Travel Art Blog
Over the weekend I went to Girona, Spain to give the closing keynote at TBEX, a gathering of travel bloggers. After missing the only flight out of the Seychelles on the night I was supposed to travel, I almost didn’t make it.
I had to regroup and reroute the whole trip as quickly as possible, and ended up flying through the night the next day and then the morning of the day after that.
Fortunately, I made it just in time. I wasn’t able to sightsee in Girona itself, but it was fun to catch up with old friends and speak to an engaging group of enthusiastic people.
The topic of my talk was on success, specifically how people can expand their platform in an authentic way. Here are a few points I touched on.
I became a traveler more than ten years ago, when I first arrived in Sierra Leone. I remember landing on the shores of Freetown on board a hospital ship that had sailed from the Canary Islands. Over the next few months, and then the next few years, I began to love seeing and experiencing the world.
Every day was an adventure, and as I traveled more, I began to love the process of travel. I enjoyed the challenge of getting to difficult places, and the more I explored, the more enthralled I was.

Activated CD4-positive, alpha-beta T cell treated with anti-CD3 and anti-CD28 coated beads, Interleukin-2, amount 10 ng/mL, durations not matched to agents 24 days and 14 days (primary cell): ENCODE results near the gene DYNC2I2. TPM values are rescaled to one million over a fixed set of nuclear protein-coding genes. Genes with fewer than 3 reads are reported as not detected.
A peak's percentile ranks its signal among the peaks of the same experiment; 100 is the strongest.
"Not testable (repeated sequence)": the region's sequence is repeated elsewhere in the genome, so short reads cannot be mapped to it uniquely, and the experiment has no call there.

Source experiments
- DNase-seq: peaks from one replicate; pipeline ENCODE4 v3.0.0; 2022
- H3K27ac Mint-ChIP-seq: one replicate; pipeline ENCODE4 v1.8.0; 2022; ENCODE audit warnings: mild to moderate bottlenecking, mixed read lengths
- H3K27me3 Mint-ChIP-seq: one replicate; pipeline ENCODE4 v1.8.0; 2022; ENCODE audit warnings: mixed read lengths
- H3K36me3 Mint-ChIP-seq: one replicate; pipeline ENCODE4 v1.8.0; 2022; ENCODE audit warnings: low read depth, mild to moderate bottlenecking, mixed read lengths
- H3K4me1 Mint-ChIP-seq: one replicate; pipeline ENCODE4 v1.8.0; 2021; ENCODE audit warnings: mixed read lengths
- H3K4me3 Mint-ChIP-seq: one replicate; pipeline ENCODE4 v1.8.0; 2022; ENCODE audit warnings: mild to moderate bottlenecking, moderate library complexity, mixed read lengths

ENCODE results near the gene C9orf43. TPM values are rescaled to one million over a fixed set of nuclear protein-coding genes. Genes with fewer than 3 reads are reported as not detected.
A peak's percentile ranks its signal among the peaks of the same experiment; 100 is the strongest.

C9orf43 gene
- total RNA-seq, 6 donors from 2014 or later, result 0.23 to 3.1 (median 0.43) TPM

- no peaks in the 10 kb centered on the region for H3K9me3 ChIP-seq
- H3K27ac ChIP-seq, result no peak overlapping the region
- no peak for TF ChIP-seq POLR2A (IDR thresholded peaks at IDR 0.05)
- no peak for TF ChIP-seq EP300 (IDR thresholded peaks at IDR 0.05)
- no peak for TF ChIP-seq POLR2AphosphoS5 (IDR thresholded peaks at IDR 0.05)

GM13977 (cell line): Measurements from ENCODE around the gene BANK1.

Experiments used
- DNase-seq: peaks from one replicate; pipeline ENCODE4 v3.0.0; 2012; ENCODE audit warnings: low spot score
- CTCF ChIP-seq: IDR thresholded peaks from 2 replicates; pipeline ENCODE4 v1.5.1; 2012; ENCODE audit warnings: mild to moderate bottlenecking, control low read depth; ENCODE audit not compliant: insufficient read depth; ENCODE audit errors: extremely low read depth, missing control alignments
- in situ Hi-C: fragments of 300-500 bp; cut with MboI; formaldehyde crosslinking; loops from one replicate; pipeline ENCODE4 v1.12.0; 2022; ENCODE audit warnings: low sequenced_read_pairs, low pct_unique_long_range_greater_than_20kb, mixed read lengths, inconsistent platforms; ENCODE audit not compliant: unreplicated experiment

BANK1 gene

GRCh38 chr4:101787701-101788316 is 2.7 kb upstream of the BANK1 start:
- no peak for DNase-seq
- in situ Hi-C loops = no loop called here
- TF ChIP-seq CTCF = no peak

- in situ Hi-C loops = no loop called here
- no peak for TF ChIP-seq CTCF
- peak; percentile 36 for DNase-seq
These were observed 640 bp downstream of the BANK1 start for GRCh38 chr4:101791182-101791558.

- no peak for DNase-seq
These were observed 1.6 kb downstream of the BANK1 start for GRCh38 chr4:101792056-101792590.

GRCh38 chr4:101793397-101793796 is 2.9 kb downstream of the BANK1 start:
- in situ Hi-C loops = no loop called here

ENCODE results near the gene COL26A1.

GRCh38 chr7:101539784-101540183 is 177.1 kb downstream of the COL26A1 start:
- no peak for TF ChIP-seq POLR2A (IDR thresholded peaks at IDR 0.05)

A few years later I moved back to the U.S., but I kept traveling. I wanted to share my journeys with other people, so like many others have done, I started a blog. There was a long process of trial and error, and when I started I had no aspirations of turning it into a business, but within a year I found I could earn a good living through it.
I don’t think of myself as a travel writer; I think of myself as a writer who travels. When I read travel writers who produce in-depth destination content, I appreciate what they do… and then I go back to focusing on what I do well.
II. Story of Success
Most people with a blog or website want to have more readers who appreciate their work. How can you find them?
Success in travel writing or building an online platform doesn’t come from anything technical or tactical. People often ask which things have been the most important in creating success as a blogger, and they are usually referring to tactics: which email provider to use, how to incorporate RSS, and so on.
These things are largely irrelevant to success.
Real success comes through strategic intention, and through building something over time. I have three suggestions, and I hope that at least one of them will be helpful to you.